‘Pouring’ money into and focussing solely on hospitals will hinder the NHS’ and ICBs’ attempts to improve preventative care, former Labour health secretary Patricia Hewitt has said.
Speaking via a pre-recorded video today (27 June) at a Westminster Health Forum conference on prevention work, the author of the Hewitt Review into ICS accountability said that funding should be moved upstream to keep patients out of acute care.
It comes after the Government this month rejected her independent review’s call for an increase in spending on prevention.
The model for funding must be changed to better suit the NHS’ plans for delivering preventative care, she suggested, adding that the shift to prevention has been considered ‘for decades’ but with little action.
Ms Hewitt, chair of Norfolk and Waveney ICB, said: ‘The reality is that if we go on pouring money, time, energy and focus simply into hospitals, and if we leave people to become acutely unwell and then get the treatment they need at the end of the system in emergency, acute and specialist hospitals, then we will never have enough staff, beds, hospitals or money to provide the care people in a society that is getting older, less healthy and less equal.’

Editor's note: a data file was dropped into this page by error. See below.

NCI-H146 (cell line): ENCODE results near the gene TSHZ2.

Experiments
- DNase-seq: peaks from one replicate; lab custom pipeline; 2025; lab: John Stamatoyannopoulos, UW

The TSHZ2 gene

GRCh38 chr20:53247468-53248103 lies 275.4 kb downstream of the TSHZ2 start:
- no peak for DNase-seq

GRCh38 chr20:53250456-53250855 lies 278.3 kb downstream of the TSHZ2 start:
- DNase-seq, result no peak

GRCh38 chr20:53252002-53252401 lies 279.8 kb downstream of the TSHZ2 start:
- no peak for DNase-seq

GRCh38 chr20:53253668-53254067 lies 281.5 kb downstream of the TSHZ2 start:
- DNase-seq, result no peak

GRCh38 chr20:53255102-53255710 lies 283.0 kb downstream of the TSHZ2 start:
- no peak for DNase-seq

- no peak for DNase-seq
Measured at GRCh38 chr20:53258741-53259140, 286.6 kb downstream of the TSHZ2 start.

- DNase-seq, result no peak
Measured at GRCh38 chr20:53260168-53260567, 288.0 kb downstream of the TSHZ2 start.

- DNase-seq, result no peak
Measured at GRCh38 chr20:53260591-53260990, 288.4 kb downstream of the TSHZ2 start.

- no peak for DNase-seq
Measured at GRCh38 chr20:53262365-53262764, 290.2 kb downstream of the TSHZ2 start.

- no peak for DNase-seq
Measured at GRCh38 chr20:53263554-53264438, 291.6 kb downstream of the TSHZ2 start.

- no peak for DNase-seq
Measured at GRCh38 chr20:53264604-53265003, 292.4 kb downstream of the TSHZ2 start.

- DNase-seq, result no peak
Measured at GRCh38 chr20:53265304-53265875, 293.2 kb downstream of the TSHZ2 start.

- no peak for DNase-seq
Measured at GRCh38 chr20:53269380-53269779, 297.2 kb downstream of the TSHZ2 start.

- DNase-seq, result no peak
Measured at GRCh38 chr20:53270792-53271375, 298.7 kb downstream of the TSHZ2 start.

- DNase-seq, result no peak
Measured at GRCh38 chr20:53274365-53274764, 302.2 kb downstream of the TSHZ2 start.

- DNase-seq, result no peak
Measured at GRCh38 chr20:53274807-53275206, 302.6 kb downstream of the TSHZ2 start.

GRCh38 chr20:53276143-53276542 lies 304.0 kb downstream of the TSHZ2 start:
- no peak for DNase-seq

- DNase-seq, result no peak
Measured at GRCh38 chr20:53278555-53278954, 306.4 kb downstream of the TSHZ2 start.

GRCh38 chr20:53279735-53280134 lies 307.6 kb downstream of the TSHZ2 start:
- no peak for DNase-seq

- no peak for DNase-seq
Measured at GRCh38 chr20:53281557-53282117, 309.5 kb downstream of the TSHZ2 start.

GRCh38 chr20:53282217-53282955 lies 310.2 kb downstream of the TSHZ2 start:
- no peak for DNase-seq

She added: ‘We need to change the model and make that shift upstream by supporting people to live lives that are as healthy as possible. We all know that prevention is better than a cure.’
Ms Hewitt was commissioned to produce an independent review of England’s new ICSs in November.
Presenting to delegates today, Ms Hewitt raised the point that prevention work has been tabled repeatedly over the years, but with seemingly little in the way of progress delivering on it.
‘People say we need this big shift to prevention and a different model of care, and people have been talking about that for decades. Why should it be different this time?’ she said.
‘It can be different this time because we’ve got a completely different statutory framework [with ICBs], with a shift from a policy framework that really emphasised a competition between different parts of the NHS to one that’s based on collaboration, not just within the NHS, but right across these broad partnerships.’